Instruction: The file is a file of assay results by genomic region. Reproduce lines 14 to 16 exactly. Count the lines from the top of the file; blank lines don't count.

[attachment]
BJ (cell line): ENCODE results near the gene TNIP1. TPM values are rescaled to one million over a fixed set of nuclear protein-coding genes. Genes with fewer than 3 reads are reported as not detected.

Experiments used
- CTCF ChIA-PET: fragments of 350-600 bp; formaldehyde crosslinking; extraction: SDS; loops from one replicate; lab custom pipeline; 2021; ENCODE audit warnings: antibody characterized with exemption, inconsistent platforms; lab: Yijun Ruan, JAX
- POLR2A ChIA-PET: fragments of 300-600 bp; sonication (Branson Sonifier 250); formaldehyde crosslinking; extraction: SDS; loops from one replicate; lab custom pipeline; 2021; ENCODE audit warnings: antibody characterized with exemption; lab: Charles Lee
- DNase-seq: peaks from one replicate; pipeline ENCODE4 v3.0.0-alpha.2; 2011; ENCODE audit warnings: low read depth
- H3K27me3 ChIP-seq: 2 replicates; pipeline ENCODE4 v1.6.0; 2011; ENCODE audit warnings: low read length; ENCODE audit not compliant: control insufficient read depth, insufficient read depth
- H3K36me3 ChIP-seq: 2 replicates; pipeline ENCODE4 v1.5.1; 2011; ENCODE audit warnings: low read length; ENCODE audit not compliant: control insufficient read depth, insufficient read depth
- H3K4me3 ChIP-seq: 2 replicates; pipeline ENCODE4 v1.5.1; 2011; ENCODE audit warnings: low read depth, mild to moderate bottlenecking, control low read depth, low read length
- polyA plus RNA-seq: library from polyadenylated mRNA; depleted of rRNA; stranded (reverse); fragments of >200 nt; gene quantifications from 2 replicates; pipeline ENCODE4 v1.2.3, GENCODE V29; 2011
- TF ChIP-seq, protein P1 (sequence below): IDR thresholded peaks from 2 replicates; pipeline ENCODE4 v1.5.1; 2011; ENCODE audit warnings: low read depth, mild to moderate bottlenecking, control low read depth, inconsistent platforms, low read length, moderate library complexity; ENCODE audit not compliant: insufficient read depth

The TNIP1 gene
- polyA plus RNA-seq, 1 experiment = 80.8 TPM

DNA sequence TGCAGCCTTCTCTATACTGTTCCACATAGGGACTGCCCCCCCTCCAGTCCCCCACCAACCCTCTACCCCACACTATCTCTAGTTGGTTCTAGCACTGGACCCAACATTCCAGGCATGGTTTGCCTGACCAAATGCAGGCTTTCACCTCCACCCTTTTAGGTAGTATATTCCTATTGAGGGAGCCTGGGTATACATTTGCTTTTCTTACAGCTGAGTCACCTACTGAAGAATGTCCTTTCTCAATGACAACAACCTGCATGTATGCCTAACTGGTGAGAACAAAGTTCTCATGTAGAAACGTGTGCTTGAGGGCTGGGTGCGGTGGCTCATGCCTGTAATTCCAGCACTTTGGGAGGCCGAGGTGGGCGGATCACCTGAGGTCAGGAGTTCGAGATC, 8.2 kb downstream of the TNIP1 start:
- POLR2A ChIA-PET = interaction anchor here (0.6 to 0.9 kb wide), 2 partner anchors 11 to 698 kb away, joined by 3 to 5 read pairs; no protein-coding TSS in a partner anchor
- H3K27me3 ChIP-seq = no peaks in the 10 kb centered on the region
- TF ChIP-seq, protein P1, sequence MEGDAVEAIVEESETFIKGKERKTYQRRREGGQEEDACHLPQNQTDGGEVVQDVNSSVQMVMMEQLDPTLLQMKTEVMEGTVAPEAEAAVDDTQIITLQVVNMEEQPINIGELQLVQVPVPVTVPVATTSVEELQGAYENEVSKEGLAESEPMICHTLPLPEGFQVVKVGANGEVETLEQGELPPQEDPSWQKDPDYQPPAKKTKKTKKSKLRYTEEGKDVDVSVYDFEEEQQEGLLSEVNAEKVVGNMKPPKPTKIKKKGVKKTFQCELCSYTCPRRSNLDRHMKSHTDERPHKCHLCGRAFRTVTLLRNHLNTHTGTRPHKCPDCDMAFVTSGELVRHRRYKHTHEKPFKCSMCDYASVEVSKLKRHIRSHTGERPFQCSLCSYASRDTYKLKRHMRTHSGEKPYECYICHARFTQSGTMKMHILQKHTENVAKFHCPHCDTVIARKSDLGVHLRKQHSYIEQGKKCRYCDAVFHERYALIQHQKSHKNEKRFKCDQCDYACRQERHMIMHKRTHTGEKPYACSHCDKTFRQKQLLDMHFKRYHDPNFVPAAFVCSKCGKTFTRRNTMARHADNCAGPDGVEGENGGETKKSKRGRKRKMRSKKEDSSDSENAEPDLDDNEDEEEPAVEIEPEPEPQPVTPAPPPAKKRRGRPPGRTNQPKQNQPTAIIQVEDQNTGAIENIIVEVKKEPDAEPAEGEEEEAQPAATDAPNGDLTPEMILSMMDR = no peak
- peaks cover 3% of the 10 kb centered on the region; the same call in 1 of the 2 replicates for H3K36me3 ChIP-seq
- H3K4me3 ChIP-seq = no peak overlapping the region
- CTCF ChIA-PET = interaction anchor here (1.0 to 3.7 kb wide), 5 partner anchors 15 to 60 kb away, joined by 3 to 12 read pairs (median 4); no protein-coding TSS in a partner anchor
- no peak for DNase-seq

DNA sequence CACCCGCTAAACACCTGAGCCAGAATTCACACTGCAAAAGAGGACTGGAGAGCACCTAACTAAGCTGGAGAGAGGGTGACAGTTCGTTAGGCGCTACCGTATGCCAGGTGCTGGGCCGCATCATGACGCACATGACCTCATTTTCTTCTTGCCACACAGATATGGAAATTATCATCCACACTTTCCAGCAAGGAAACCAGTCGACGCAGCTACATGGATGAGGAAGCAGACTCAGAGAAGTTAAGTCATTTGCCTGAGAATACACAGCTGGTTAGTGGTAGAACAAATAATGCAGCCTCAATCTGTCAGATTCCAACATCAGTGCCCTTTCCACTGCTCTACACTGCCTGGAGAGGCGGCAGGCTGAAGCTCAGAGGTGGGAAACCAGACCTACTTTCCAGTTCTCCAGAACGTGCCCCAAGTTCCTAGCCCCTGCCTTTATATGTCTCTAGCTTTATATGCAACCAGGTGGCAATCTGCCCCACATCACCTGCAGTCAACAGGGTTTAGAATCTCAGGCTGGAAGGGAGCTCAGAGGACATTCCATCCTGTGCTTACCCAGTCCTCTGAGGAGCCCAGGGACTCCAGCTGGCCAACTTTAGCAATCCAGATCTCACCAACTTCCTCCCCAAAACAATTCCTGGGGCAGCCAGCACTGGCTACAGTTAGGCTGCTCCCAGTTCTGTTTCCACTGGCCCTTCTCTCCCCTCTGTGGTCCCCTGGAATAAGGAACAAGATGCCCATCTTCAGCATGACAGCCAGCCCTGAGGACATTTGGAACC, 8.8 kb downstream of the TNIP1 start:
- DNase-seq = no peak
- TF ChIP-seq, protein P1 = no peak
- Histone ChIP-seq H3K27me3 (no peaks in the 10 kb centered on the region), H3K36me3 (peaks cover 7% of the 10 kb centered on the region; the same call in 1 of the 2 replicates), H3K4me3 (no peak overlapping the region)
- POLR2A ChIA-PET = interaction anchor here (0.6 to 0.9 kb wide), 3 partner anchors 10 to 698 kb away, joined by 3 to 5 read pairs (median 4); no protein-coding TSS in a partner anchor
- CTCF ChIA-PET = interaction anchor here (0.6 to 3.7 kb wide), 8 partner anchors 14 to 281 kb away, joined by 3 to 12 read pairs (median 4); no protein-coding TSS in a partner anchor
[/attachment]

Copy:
- POLR2A ChIA-PET = interaction anchor here (0.6 to 0.9 kb wide), 2 partner anchors 11 to 698 kb away, joined by 3 to 5 read pairs; no protein-coding TSS in a partner anchor
- H3K27me3 ChIP-seq = no peaks in the 10 kb centered on the region
- TF ChIP-seq, protein P1, sequence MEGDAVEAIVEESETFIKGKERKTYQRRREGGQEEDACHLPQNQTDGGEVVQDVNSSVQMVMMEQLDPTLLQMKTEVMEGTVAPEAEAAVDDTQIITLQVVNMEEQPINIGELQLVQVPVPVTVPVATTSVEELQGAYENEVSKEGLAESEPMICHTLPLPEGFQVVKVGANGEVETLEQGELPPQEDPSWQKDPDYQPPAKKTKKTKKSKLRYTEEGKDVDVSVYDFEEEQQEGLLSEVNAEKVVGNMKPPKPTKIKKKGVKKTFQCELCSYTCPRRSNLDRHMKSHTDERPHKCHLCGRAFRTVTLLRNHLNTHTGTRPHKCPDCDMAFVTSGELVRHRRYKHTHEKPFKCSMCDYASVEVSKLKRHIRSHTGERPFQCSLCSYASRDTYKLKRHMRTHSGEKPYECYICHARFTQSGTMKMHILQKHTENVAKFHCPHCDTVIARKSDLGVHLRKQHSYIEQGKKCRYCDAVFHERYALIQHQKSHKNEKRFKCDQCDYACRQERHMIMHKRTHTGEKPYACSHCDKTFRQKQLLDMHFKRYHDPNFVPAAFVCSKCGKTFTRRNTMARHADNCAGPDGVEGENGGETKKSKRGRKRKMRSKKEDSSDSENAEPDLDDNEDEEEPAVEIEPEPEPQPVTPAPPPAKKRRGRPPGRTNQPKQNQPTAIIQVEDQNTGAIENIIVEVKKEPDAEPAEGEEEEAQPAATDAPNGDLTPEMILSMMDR = no peak